MONUC troops in DRC
KINSHASA, 28 Aug 2006 (IRIN) - The United Nations has conducted more investigations into sexual exploitation and abuse by its peacekeepers in the Democratic Republic of Congo (DRC) than in any other country, according to figures recently released by the UN Department of Peacekeeping Operations.
Out of a total of 313 investigations of civilian and military staff since the beginning of 2004, 202 have been carried out in the DRC, UN News said on Friday. The UN's peacekeeping operation in the DRC is the largest worldwide, with about 17,000 personnel.
The latest investigation, announced on 17 August, is into a suspected child prostitution ring in Congo's South Kivu Province involving UN peacekeepers and government soldiers.
"A MONUC team of inquiry is currently there," a UN official in Kinshasa said on Monday. "There is a separate UN team from New York."
He said the teams were only looking into the behaviour of MONUC's civilian and military personnel. "There are things that troops in the national army have done that are not being investigated by the UN but by the Congolese authorities," he said.
NGOs had reported testimony of the sex ring by girls in the area. However, in a statement on 17 August, MONUC said, "The majority of their patrons are Congolese soldiers and civilians."
The UN official said the inquiry from New York had already found that many of the allegations against UN personnel were unfounded.
Most of the investigations the UN has launched worldwide since 2004 have been into the misconduct of military personnel. "At least 206 individuals in that category faced probes, with 144 people, including seven commanders, repatriated or rotated on disciplinary grounds," UN News reported.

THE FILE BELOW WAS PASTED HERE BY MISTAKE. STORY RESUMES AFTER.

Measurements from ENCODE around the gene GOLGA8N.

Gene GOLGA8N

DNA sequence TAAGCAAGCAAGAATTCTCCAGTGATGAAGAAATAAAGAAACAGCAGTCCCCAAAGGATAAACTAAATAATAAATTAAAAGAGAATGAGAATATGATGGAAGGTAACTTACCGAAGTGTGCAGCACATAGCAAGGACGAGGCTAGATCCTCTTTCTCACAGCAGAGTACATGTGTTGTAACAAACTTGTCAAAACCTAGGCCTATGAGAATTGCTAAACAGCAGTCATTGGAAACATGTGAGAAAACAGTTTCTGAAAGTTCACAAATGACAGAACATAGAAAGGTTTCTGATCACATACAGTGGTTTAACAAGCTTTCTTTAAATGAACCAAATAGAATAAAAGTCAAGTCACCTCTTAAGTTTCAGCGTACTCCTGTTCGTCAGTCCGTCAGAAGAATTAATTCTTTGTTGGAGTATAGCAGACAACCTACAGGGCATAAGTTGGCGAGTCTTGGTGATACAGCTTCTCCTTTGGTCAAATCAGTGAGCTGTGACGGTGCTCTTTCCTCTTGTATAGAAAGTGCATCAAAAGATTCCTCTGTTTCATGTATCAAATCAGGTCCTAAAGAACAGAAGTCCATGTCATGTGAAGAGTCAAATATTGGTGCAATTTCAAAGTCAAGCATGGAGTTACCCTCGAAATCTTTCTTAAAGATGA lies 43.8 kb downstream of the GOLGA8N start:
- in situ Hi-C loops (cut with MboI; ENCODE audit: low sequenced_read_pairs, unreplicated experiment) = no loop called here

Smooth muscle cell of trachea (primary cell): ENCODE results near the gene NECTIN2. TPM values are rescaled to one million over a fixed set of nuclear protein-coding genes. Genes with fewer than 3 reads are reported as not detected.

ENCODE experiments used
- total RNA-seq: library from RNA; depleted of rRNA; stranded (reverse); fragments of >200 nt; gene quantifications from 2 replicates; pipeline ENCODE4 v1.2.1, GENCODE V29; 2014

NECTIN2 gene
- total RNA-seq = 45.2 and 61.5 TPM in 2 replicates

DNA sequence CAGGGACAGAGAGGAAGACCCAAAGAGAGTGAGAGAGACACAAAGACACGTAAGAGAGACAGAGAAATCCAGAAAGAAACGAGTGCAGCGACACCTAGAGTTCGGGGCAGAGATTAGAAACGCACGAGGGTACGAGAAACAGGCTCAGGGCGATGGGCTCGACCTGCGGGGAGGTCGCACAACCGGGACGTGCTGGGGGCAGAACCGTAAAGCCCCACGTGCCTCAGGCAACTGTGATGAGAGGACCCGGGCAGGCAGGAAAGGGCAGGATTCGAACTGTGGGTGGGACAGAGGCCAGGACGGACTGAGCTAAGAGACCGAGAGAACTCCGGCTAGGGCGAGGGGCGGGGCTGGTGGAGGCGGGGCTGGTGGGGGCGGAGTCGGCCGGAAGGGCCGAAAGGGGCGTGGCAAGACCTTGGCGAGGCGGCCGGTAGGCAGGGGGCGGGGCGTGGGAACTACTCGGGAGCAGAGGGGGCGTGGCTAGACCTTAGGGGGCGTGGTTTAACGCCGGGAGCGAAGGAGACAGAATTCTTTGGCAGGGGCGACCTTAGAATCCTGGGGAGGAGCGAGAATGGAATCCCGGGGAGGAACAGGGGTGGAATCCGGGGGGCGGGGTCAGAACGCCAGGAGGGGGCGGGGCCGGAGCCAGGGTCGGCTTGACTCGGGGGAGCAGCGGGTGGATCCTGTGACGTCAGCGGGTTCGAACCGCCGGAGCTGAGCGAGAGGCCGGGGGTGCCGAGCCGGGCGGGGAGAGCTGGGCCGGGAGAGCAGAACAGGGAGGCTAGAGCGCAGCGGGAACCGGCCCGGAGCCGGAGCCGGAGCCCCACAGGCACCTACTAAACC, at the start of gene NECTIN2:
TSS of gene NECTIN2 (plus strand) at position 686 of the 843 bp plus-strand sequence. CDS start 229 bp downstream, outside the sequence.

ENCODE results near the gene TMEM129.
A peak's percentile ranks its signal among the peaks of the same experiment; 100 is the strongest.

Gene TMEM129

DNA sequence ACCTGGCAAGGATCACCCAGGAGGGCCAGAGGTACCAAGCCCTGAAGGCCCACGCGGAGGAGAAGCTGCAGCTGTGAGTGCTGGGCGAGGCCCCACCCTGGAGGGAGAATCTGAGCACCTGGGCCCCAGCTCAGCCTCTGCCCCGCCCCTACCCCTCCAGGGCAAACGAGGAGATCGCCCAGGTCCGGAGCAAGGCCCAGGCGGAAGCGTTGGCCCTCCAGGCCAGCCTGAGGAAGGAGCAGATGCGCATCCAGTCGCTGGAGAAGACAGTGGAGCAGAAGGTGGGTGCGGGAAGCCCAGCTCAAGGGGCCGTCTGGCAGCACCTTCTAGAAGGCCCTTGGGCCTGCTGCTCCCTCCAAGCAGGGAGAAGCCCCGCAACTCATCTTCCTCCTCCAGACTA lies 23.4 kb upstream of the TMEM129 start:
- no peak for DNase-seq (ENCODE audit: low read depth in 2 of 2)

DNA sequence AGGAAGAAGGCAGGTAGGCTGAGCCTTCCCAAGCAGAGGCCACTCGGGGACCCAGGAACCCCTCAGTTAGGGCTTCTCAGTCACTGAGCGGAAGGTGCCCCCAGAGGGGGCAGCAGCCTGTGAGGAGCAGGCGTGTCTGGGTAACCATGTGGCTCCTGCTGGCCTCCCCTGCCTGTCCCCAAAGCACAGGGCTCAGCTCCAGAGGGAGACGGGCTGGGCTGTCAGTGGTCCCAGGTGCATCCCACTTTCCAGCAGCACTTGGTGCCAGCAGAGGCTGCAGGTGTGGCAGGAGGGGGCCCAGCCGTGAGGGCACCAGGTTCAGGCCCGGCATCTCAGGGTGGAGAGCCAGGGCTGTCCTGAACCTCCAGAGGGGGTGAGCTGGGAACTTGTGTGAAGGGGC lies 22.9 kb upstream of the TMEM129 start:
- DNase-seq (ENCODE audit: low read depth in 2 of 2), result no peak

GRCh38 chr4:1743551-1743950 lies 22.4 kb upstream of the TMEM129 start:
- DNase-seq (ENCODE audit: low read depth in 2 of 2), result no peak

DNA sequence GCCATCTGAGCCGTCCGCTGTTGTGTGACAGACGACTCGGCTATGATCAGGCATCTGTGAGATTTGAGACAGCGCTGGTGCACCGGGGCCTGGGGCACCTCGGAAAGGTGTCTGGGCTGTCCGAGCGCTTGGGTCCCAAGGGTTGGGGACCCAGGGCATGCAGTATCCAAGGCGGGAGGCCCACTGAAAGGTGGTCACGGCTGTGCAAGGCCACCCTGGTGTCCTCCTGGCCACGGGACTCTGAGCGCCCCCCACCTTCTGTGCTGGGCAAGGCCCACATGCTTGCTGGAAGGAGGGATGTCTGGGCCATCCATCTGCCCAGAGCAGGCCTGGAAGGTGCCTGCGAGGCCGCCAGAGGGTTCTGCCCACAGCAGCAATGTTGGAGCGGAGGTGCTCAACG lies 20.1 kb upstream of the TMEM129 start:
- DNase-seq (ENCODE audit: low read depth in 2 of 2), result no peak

However, investigations were also held into misconduct by 84 civilian personnel, leading to the dismissal of 10 staff members and seven UN volunteers.
"The work period of one contractor was not extended," UN News said. "Some 17 police officers were also repatriated after the completion of inquiries against 23 people."
In total, 109 peacekeeping personnel were either cleared of all charges or the allegations against them could not be substantiated.
"We are now under curfew," the UN official in Kinshasa said. "We cannot sleep with prostitutes or with minors [under 18 years old]. If we did we would be temporarily suspended from duty, sometimes without pay."
UN military personnel suspected of abuses are sent home to face their own national military courts, he said.